Life aboard as a Royal Yachtsman

During Royal Service, there could be over 220 Royal Yachtsmen working on board at any one time, affectionately nicknamed Yotties. Hand-picked to meet the very highest standards, each and every sailor chose this special ship for the honour and privilege of serving Her Majesty The Queen and country. To get a real insight into life on board, we chatted with former Royal Yachtsman and CPO Engineer, Dave Rushforth, about his time on the Royal Yacht.

What was your role on The Royal Yacht Britannia and how long did you serve? 

I served for 41 months from January 1976 to June 1979 as Chief Petty Officer Engineer.

What was it like to join the crew of The Royal Yacht Britannia?

For me, as the youngest CPO on board at the time, it was more a question of the other CPO's accepting me. There is no question that I was made very welcome, but still felt that I had to 'earn' my spurs and prove myself a 'Yachtsman'. This of course took a little time, but I won through in a matter of a few months and it was just a brilliant place to be.

What was a typical day like on board for you? 

When in harbour the day was spent completing maintenance on the machinery that could be worked on, ensuring that the ship was always ready for sea and Royal Duty. During seagoing duties, I was Chief of the watch below, literally driving the main engines and generally ensuring that all main and auxiliary machinery were running correctly. On top of that I was responsible for the watertight integrity of the ship and the firefighting teams.

Wow, that sounds like a lot of responsibility! What was it like to serve on board for the Royal Family?

Extremely humbling to know that the Royal Family were on board and when on watch down in the Engine Room, to know that they were only a matter of feet above your head. Knowing that their safety and integrity was part of our responsibility, made it so special.

Do you remember meeting Her Majesty The Queen for the first time?

The first time I met Her Majesty was during the Western Isles tour of 1976. We had returned from the State visit to the USA for the Bicentenary celebrations and all the Royal Family were on board. Indeed, it was HRH the Princess Royal’s birthday and she was presented with a cake on the Royal Deck as she mixed with the crew. On that same trip, the crew not on watch below were presented to The Queen on the Royal Deck.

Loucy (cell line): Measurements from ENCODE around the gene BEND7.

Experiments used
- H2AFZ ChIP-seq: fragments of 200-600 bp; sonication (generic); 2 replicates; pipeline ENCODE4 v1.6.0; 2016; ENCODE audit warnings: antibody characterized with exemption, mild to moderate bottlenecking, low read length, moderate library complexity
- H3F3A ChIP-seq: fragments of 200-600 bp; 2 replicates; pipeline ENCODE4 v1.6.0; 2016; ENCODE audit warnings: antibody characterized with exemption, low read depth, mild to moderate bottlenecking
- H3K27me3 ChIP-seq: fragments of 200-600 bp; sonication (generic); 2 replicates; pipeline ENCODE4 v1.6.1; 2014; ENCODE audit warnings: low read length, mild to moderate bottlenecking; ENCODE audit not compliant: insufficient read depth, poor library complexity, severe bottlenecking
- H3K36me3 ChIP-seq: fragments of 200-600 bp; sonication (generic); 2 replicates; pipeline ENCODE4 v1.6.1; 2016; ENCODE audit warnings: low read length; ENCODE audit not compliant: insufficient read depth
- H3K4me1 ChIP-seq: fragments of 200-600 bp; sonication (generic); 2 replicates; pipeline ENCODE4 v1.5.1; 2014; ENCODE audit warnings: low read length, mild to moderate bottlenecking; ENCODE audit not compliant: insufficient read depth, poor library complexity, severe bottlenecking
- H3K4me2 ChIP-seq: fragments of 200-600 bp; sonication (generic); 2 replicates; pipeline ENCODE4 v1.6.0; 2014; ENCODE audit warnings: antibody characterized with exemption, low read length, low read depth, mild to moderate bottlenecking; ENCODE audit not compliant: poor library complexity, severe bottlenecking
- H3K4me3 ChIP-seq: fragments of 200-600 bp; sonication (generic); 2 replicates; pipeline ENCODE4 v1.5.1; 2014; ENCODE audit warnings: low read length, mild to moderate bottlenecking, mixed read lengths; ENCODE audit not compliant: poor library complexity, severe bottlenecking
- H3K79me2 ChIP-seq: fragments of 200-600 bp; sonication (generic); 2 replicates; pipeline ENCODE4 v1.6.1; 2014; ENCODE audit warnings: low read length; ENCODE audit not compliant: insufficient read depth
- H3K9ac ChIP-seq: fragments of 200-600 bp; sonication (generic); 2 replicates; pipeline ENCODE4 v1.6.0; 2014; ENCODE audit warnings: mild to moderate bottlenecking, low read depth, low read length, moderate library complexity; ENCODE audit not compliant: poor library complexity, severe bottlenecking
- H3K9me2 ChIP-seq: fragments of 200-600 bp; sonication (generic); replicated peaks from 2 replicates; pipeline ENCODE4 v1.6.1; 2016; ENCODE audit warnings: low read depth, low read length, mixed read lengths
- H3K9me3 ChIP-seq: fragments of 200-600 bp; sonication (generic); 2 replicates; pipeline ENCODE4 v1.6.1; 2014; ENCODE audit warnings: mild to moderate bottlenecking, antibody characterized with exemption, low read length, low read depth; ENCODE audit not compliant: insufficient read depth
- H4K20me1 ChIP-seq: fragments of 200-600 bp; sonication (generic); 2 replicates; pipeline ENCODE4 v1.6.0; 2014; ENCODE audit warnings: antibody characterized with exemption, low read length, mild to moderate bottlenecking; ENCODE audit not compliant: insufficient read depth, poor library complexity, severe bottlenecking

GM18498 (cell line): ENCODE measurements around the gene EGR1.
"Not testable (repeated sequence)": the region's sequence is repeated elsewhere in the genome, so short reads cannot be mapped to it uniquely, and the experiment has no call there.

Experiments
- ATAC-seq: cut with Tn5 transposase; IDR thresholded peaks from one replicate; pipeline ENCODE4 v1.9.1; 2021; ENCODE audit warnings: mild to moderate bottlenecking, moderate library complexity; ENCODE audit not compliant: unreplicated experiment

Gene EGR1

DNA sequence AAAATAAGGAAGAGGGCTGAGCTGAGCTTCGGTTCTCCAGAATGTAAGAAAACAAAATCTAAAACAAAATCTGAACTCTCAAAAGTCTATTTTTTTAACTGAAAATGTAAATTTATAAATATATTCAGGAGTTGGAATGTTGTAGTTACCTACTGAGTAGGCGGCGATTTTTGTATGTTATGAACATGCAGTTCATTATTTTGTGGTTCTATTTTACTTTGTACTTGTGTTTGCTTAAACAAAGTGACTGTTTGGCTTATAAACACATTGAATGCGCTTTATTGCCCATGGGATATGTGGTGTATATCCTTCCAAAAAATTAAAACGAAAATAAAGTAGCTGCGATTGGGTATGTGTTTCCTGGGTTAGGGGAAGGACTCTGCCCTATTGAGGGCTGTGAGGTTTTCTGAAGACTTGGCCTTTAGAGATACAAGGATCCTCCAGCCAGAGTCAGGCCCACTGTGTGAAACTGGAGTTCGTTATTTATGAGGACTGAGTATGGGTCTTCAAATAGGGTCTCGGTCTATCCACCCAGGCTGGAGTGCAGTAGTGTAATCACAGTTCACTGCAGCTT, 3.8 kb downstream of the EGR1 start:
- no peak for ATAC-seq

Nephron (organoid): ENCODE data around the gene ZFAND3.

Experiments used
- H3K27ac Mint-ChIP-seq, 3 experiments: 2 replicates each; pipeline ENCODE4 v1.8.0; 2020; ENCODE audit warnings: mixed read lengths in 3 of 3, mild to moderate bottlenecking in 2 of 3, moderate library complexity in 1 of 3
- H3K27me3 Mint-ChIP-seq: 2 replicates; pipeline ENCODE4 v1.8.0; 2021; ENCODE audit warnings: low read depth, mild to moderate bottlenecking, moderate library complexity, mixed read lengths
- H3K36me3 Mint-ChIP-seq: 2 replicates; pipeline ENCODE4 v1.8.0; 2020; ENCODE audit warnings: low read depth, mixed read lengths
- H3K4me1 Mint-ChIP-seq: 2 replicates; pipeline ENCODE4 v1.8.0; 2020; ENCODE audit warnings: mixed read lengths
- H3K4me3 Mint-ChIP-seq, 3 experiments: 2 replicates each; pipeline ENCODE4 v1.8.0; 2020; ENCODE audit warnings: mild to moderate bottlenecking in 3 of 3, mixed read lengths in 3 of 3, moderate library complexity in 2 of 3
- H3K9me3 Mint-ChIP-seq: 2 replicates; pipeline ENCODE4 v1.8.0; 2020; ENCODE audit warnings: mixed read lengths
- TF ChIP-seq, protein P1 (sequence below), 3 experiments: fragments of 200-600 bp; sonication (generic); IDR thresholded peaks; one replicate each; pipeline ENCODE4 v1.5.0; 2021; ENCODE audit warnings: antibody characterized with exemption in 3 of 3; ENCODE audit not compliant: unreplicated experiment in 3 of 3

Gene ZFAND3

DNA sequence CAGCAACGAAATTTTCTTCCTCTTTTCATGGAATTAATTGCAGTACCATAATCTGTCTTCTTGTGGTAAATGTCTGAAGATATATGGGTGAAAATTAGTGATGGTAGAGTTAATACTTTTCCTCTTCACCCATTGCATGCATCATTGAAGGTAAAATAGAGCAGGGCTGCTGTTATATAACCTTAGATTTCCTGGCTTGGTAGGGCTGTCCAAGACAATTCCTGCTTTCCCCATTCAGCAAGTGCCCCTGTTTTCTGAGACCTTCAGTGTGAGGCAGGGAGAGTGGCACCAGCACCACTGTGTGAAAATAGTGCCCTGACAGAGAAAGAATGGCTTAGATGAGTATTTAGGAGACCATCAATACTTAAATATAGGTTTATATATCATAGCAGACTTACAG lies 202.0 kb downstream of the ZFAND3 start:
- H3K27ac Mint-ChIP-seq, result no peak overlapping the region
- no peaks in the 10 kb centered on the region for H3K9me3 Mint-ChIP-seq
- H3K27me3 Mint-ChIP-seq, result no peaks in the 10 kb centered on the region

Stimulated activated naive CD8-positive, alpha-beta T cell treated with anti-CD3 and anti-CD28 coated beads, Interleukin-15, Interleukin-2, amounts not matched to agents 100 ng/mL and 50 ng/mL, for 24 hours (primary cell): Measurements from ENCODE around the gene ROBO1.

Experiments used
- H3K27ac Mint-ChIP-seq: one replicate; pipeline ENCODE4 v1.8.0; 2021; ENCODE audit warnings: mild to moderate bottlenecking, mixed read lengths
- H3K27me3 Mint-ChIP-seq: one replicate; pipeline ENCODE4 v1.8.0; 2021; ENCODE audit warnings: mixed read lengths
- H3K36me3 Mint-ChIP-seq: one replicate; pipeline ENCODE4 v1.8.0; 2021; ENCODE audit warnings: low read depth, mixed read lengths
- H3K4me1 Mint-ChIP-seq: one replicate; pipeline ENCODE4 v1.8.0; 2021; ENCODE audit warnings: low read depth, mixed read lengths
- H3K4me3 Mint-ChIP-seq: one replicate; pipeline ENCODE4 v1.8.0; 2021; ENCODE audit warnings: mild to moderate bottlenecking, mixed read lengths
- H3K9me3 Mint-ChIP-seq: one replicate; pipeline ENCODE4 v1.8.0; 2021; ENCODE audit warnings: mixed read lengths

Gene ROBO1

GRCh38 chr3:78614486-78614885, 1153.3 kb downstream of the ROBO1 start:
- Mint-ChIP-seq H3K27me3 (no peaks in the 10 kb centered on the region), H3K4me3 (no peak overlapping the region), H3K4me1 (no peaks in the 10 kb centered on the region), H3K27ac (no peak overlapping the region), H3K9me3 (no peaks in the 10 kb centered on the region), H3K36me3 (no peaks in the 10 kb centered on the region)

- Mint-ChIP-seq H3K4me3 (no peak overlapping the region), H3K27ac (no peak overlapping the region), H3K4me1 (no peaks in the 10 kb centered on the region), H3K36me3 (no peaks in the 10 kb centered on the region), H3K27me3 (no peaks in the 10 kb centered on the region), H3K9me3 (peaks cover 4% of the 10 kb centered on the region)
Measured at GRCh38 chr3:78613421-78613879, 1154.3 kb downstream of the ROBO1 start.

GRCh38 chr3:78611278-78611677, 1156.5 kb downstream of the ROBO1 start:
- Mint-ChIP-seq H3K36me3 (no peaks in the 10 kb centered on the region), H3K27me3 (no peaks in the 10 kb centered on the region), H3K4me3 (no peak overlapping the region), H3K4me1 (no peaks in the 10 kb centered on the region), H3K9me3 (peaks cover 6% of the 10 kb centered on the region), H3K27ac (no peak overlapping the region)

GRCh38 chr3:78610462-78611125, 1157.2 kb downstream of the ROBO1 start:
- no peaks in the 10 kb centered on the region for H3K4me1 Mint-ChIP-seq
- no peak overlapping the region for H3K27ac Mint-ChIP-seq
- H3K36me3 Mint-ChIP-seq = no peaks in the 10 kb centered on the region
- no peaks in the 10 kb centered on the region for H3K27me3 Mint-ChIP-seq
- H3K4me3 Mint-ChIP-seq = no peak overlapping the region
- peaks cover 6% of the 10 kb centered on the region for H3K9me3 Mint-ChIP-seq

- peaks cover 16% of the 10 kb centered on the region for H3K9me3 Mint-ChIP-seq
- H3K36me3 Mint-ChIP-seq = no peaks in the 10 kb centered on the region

What is your favourite memory of your time aboard? 

All the time on board was special with each individual trip or visit adding its own ingredient into the Royal Yacht experience. The Silver Jubilee in 1977 was in particular very special as we sailed 44,000 nautical miles that year and took the Royal Family all-round the Commonwealth countries. It was always a real pleasure and excitement to carry out a Royal duty and see how the Crowds gathered and showed their appreciation of HM the Queen. That was topped off by partaking in Royal Concerts in front of the Royal family and then meeting them after the show.

44,000 nautical miles in a year, that is a phenomenal achievement! Where was the farthest destination that you sailed? 

The furthest place from the UK was Wellington in New Zealand which we visited in the Jubilee Year. Once you reach there you are basically on your way home again!

It’s not long now until Christmas, were you ever on board over the holidays?

I was never on board at sea over Christmas however I did spend New Year on Britannia in 1976 on our way to pick up the Royal Family in the Pacific. The Ship's Bell was rung 16 times at midnight. 8 Bells for the end of the 4-hour watch and 8 bells to celebrate the new year. So you could say that we rang out the old and rang in the new. That was normal on all Royal Navy ships and Establishments but quite nice to do it at sea halfway across the Atlantic.